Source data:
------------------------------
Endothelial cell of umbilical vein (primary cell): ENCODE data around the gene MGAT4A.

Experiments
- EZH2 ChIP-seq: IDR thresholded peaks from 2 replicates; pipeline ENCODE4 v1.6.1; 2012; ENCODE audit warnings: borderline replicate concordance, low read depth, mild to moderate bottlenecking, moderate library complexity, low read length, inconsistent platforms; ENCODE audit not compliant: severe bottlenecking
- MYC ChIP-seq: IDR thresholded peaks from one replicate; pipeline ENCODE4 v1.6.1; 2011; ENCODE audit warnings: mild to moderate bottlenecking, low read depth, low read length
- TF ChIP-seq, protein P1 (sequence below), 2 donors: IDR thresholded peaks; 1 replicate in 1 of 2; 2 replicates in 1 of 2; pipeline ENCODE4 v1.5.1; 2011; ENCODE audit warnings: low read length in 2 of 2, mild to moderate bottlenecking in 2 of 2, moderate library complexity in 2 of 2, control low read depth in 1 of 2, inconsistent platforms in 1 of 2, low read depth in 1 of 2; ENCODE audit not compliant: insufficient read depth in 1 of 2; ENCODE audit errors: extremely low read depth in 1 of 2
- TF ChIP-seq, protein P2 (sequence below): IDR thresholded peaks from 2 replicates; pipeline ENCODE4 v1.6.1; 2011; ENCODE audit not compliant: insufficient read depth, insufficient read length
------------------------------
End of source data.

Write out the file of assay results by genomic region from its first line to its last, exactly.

Endothelial cell of umbilical vein (primary cell): ENCODE data around the gene MGAT4A.

Experiments
- EZH2 ChIP-seq: IDR thresholded peaks from 2 replicates; pipeline ENCODE4 v1.6.1; 2012; ENCODE audit warnings: borderline replicate concordance, low read depth, mild to moderate bottlenecking, moderate library complexity, low read length, inconsistent platforms; ENCODE audit not compliant: severe bottlenecking
- MYC ChIP-seq: IDR thresholded peaks from one replicate; pipeline ENCODE4 v1.6.1; 2011; ENCODE audit warnings: mild to moderate bottlenecking, low read depth, low read length
- TF ChIP-seq, protein P1 (sequence below), 2 donors: IDR thresholded peaks; 1 replicate in 1 of 2; 2 replicates in 1 of 2; pipeline ENCODE4 v1.5.1; 2011; ENCODE audit warnings: low read length in 2 of 2, mild to moderate bottlenecking in 2 of 2, moderate library complexity in 2 of 2, control low read depth in 1 of 2, inconsistent platforms in 1 of 2, low read depth in 1 of 2; ENCODE audit not compliant: insufficient read depth in 1 of 2; ENCODE audit errors: extremely low read depth in 1 of 2
- TF ChIP-seq, protein P2 (sequence below): IDR thresholded peaks from 2 replicates; pipeline ENCODE4 v1.6.1; 2011; ENCODE audit not compliant: insufficient read depth, insufficient read length